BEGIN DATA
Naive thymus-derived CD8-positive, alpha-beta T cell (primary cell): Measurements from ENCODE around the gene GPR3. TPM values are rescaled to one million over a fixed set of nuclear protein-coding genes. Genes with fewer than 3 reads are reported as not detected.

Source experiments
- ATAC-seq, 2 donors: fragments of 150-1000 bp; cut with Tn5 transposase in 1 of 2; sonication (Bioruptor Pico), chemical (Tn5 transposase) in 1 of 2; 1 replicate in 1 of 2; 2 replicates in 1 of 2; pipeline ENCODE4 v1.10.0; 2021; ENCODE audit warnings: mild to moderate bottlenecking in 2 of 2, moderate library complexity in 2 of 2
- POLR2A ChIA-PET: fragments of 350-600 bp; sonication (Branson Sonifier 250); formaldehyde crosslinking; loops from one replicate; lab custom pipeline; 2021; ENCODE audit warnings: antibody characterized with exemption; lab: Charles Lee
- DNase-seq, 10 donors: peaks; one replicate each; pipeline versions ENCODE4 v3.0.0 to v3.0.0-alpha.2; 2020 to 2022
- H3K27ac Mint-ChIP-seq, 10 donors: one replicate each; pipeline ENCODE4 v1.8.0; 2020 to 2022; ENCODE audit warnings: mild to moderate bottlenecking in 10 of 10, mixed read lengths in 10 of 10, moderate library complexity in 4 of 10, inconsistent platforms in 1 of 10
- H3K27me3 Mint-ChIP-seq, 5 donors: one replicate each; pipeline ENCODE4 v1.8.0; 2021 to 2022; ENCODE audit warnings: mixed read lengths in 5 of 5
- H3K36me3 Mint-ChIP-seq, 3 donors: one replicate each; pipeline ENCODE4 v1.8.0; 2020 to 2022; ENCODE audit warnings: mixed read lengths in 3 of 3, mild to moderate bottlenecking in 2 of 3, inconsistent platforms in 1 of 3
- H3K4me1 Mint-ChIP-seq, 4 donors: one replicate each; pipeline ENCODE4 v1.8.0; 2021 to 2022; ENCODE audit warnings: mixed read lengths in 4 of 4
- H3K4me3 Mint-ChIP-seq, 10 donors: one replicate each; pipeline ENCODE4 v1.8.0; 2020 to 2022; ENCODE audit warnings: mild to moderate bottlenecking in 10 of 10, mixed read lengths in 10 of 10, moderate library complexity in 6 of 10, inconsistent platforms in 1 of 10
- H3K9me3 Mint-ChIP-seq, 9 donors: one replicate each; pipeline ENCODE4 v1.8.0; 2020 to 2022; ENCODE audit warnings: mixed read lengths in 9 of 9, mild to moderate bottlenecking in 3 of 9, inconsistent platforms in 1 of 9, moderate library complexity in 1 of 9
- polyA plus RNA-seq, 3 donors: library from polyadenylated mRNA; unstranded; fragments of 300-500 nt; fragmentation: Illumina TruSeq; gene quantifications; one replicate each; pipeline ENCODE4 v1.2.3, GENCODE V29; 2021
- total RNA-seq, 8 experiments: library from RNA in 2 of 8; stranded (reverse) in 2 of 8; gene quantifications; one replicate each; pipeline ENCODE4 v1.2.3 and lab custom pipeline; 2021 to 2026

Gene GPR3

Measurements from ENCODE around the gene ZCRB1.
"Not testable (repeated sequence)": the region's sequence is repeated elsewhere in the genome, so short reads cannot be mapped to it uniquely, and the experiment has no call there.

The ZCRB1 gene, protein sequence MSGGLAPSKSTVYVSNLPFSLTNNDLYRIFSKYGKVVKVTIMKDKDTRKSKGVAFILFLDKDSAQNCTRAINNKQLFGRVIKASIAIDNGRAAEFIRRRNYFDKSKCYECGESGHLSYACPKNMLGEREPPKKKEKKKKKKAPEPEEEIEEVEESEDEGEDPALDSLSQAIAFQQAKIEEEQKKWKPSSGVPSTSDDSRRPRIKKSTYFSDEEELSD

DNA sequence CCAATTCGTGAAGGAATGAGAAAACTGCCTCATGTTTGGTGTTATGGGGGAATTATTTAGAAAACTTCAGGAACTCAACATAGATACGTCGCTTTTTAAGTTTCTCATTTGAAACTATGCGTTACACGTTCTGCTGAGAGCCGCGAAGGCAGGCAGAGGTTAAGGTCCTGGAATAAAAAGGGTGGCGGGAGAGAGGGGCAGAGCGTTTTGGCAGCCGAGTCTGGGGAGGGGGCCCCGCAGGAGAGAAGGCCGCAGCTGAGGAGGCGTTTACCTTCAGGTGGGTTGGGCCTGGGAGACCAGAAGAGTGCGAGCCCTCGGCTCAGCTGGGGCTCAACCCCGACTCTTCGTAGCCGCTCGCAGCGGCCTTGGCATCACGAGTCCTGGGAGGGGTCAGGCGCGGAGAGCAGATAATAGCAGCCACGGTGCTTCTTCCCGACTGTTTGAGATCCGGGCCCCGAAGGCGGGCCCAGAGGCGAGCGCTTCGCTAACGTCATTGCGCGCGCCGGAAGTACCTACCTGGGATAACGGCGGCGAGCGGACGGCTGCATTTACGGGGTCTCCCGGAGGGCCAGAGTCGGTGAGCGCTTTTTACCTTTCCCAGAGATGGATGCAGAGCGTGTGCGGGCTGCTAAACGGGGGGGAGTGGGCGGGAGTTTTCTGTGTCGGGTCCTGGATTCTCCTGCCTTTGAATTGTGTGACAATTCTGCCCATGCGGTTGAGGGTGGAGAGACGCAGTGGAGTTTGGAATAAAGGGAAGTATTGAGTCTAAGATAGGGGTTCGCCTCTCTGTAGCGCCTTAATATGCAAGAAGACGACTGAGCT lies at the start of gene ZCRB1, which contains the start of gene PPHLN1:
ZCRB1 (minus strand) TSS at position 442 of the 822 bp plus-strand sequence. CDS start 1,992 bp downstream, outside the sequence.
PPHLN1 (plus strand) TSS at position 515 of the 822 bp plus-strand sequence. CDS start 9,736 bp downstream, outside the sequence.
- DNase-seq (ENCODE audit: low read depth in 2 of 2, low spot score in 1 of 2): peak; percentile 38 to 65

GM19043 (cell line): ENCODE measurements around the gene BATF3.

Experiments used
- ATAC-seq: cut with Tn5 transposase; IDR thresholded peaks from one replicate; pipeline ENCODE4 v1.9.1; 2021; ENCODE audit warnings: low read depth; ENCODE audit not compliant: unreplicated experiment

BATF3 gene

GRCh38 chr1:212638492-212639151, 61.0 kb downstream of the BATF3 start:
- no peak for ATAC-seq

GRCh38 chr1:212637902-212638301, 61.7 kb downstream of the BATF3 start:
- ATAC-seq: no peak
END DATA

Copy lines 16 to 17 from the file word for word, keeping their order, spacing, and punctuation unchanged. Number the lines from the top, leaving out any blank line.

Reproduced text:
"Not testable (repeated sequence)": the region's sequence is repeated elsewhere in the genome, so short reads cannot be mapped to it uniquely, and the experiment has no call there.

The ZCRB1 gene, protein sequence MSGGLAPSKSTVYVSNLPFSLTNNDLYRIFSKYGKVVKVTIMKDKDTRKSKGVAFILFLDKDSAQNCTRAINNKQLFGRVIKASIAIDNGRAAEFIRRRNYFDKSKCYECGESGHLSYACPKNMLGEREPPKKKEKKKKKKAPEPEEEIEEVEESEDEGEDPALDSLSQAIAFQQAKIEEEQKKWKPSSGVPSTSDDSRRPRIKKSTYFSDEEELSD